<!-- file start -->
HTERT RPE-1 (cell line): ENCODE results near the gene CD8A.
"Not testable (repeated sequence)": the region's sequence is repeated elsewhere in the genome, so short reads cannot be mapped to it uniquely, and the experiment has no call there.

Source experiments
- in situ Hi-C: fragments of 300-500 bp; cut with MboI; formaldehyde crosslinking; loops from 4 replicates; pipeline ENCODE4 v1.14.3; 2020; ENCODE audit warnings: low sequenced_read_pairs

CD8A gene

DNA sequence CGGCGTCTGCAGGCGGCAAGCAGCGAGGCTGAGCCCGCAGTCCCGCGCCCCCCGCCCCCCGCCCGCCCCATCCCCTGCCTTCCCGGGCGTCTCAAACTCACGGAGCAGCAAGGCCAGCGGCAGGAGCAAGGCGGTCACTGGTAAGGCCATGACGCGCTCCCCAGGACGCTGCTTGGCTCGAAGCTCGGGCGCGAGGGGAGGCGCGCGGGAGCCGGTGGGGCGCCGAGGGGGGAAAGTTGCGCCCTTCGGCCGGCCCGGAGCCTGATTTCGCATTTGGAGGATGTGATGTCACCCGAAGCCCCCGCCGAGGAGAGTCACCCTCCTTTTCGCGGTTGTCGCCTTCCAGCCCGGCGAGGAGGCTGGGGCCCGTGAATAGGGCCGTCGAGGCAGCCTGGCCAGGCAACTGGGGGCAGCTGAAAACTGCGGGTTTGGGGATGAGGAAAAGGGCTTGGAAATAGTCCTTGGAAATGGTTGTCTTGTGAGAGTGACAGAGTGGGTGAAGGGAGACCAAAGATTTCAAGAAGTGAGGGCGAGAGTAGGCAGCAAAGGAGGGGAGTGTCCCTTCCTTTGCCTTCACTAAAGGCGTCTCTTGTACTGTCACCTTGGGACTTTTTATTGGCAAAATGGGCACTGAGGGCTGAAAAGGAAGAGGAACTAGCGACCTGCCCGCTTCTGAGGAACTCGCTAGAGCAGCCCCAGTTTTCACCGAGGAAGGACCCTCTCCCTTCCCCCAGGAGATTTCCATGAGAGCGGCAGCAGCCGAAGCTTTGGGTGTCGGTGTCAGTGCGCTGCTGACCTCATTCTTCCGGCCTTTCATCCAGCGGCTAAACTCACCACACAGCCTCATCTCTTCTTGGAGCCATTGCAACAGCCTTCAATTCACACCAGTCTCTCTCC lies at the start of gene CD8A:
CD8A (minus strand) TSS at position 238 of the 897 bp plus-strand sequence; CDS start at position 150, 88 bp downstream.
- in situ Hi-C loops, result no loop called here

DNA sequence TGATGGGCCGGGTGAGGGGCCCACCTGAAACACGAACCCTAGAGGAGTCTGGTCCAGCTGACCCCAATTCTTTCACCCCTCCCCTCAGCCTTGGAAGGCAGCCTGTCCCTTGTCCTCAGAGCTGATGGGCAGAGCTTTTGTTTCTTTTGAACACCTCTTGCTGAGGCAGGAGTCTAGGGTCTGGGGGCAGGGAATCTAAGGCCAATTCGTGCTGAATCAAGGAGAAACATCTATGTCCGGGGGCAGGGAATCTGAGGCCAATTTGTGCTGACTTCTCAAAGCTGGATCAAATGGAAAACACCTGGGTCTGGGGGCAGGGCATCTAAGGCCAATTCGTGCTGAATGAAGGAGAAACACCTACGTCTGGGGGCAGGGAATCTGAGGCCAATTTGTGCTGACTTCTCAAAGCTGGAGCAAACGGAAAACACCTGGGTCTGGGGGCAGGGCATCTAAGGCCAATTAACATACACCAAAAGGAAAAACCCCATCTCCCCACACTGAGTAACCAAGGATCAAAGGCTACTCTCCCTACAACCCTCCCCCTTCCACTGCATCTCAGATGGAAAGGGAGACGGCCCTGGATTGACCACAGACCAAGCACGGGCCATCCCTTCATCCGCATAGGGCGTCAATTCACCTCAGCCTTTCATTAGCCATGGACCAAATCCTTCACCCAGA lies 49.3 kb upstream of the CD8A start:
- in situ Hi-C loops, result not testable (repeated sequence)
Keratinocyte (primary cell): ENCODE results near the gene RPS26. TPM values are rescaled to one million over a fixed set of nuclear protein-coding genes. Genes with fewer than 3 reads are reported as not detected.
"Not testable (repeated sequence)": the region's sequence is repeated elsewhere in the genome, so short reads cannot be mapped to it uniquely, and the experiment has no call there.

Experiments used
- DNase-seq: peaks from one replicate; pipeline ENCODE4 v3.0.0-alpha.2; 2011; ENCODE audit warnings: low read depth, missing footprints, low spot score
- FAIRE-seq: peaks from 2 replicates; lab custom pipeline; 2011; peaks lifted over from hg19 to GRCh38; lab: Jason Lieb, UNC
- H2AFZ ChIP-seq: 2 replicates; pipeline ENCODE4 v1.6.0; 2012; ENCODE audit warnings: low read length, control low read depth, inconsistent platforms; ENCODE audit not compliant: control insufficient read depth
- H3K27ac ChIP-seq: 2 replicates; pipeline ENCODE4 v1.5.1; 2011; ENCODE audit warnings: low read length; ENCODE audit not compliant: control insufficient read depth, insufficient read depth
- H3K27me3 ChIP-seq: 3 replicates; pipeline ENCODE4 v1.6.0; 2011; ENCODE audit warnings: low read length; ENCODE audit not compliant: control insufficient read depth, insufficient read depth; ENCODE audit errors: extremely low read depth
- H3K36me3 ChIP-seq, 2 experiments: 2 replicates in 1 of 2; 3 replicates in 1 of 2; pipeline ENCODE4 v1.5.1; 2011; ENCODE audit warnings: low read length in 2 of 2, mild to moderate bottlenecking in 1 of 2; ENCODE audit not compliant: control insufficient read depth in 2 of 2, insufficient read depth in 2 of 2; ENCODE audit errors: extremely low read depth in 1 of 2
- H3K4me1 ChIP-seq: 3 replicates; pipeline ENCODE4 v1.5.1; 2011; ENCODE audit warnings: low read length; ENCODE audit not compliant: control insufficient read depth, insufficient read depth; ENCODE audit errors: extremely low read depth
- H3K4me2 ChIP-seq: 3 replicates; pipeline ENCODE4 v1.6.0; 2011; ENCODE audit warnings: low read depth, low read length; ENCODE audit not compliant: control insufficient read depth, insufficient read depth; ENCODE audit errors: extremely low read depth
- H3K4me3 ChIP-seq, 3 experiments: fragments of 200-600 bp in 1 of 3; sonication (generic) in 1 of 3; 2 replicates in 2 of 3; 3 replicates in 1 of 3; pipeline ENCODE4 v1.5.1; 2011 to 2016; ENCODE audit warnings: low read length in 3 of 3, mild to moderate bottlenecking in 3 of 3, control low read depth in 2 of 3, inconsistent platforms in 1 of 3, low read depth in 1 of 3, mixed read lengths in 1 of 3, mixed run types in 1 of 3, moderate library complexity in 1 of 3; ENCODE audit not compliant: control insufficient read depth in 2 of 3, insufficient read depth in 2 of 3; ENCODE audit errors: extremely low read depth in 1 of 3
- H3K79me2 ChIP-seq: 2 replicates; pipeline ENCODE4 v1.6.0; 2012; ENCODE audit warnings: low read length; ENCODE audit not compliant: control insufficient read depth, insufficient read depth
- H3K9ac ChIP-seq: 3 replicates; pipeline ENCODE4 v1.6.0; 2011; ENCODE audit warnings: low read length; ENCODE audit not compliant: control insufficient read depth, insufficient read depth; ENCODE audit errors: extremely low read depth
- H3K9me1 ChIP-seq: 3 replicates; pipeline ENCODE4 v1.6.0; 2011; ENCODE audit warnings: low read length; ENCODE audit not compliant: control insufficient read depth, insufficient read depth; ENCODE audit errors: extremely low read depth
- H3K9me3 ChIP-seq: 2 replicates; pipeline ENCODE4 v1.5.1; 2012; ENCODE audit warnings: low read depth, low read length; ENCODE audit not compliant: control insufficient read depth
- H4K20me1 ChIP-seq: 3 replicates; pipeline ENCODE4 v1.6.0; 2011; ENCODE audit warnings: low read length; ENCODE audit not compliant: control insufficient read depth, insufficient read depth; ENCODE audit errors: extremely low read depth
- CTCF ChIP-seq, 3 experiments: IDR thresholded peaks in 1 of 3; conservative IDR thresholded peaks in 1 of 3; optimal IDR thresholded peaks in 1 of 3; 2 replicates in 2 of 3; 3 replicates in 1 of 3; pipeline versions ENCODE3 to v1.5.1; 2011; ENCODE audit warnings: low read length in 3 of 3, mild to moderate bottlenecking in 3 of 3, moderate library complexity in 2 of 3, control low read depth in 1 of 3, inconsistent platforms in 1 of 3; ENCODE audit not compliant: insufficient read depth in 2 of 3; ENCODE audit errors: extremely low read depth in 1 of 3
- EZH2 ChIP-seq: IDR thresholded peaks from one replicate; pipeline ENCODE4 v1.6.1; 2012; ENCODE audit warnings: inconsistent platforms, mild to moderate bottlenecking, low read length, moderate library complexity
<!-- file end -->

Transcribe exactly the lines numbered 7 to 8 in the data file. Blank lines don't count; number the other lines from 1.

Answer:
CD8A (minus strand) TSS at position 238 of the 897 bp plus-strand sequence; CDS start at position 150, 88 bp downstream.
- in situ Hi-C loops, result no loop called here